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With calm untrembling soul each scene ordain'd.
For when we, doubtful, heaven's high arch survey,
The firm fixt ether, star-emboss'd, and pause
O'er the sun's path, and pale meand’ring moon,
Then superstitious cares, erewhile represt
By cares more potent, lift their hydra-head.
“What! from the gods, then, flows this power immense
That sways, thus various, the bright host of stars ?-
(For dubious reason still the mind perturbs)
This wondrous world how form’d they? to what end
Doom'd ? through what period can its lab'ring walls
Bear the vast toil, the motions now sustain'd ?
Or have th' immortals fram'd it free from death,
In firm, undevious course empower'd to glide
O'er the broad ravage of eternal time?"

V. 1243.

That portion of the fifth book, in which Lucretius presents a description of primæval life and manners, and traces from thence the growth of civilization and refinement, and the corresponding modifications in the habits and pleasures of man, has been regarded as most happily characteristic of his best manner. I shall quote another passage from this part of the poem, as one in which the translator has caught much of the spirit of his author.

But nature's self th' untutor'd race first taught
To sow, to graft; for acorns ripe they saw,
And purple berries, shatter'd from the trees,
Soon yield a lineage like the trees themselves.
Whence learn'd they, curious, through the stem mature
To thrust the tender slip, and o'er the soil
Plant the fresh shoots that first disorder'd sprang.

Then, too, new cultures tried they, and, with joy
Mark'd the boon earth, by ceaseless care caress’d,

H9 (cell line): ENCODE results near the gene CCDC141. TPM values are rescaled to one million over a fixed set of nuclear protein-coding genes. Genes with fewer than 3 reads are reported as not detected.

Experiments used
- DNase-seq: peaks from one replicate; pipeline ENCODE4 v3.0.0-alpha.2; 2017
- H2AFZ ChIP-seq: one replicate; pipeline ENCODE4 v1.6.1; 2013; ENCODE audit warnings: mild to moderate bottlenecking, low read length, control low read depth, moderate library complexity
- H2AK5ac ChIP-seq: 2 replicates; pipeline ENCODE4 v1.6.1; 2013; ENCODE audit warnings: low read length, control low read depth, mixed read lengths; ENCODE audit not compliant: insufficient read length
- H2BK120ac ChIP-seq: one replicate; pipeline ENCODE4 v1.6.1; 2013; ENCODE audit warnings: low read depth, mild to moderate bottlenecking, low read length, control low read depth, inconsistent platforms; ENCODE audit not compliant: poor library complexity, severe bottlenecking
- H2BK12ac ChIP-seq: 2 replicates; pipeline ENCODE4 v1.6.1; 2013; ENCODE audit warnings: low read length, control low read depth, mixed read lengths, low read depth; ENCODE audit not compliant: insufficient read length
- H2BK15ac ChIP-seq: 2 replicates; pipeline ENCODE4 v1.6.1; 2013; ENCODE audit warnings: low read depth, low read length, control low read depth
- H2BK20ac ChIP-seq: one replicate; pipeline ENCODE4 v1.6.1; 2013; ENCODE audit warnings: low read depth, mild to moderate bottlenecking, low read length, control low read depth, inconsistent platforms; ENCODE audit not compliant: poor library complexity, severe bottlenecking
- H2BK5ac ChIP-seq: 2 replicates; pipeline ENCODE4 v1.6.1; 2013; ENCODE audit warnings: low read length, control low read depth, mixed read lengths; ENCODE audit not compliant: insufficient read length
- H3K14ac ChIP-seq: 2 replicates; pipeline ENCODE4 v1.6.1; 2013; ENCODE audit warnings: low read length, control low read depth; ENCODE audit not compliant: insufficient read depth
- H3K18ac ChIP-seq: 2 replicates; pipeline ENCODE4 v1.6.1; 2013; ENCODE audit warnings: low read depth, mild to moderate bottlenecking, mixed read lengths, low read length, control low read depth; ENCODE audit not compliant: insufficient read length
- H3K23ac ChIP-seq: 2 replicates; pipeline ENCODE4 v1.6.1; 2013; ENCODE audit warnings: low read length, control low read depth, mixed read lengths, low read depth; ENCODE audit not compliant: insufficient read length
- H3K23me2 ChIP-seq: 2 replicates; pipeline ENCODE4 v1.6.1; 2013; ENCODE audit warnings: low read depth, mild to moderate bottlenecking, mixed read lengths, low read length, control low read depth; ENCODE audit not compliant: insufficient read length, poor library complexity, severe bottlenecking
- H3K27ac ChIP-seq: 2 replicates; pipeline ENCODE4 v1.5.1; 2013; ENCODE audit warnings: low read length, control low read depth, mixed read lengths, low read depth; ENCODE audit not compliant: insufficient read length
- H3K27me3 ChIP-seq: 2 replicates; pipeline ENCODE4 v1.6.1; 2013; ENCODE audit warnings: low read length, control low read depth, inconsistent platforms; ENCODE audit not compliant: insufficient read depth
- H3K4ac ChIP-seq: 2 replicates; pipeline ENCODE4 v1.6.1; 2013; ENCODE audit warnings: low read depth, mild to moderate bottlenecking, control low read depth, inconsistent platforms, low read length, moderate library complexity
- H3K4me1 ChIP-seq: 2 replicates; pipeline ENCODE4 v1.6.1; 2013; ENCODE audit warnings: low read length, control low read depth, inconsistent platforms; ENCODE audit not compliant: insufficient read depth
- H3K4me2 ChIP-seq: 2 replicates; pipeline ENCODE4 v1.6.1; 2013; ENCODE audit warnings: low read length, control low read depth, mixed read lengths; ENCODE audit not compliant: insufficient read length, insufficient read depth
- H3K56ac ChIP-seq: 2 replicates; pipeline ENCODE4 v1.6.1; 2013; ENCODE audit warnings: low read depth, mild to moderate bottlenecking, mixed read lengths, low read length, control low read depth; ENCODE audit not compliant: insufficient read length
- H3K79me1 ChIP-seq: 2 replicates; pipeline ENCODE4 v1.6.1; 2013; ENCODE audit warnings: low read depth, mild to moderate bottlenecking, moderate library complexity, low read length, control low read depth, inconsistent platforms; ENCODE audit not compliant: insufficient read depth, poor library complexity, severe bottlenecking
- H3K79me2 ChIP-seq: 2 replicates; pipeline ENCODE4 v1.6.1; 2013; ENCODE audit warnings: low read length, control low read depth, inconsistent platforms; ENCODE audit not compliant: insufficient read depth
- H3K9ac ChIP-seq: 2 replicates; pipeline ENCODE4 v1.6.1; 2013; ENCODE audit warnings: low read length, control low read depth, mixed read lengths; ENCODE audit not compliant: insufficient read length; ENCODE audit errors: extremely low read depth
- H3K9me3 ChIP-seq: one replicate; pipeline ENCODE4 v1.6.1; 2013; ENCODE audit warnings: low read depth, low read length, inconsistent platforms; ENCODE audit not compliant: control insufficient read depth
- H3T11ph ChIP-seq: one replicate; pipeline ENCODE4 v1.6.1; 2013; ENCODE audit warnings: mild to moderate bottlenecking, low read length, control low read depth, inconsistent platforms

Each barbarous fruitage sweeten and subdue.
So loftier still and loftier up the hills
Drove they the woodlands daily, broad'ning thus
The cultur’d foreground, that the sight might trace
Meads, corn-fields, rivers, lakes, and vineyards gay,
O’er hills and mountains thrown; while thro’ the dales,
The downs, the slopes, ran lavish and distinct
The purple realm of olives; as with hues
Distinct, though various still the landscape swells,
Where blooms the dulcet apple, mid the tufts
Of trees diverse that blend their joyous shades.

And from the liquid warblings of the birds
Learn’d they their first rude notes, ere music yet
To the rapt ear had tun'd the measur'd verse;
And Zephyr, whisp'ring through the hollow reeds,
Taught the first swains the hollow reed to sound:
Whence woke they soon those tender trembling tones
Which the sweet pipe, when by the fingers prest,
Pours o'er the hills, the vales, and woodlands wild,
Haunts of lone shepherds, and the rural gods.
So growing time points, ceaseless, something new,
And human skill evolves it into day.

Thus sooth'd they ev'ry care with music, thus
Clos'd ev'ry meal, for rests the bosom then.
And oft they threw them on the velvet grass,
Near gliding streams, by shadowy trees o'er-arch’d,
And void of costly wealth, found still the means
To gladden life. But chief when genial spring
Led forth her laughing train, and the young year
Painted the meads with roseat flow'rs profuse-
Then mirth, and wit, and wiles, and frolic, chief,
Flow'd from the heart; for then the rustic muse

Warmest inspir'd them : then lascivious* sport * “The term lascivia is often and elegantly made use of in poetry, and particularly by Lucretius, without intending to express any impurity of action.”

Taught round their heads, their shoulders, taught to twine
Foliage, and flowers, and garlands richly dight;
To loose, innum'rous (unmeasur’d) time their limbs to move,
And beat, with sturdy foot, maternal earth ;
While many a smile, and many a laughter loud,
Told all was new, and wondrous much esteem’d.
Thus wakeful liv'd they, cheating of its rest
The drowsy midnight; with the jocund dance
Mixing gay converse, madrigals, and strains
Run o'er the reeds with broad recumbent lip:
As, wakeful still, our revellers through night
Lead on their defter dance to time precise ;
Yet will not costlier sweets, with all their art,
Than the rude offspring earth in woodlands bore. V. 1451.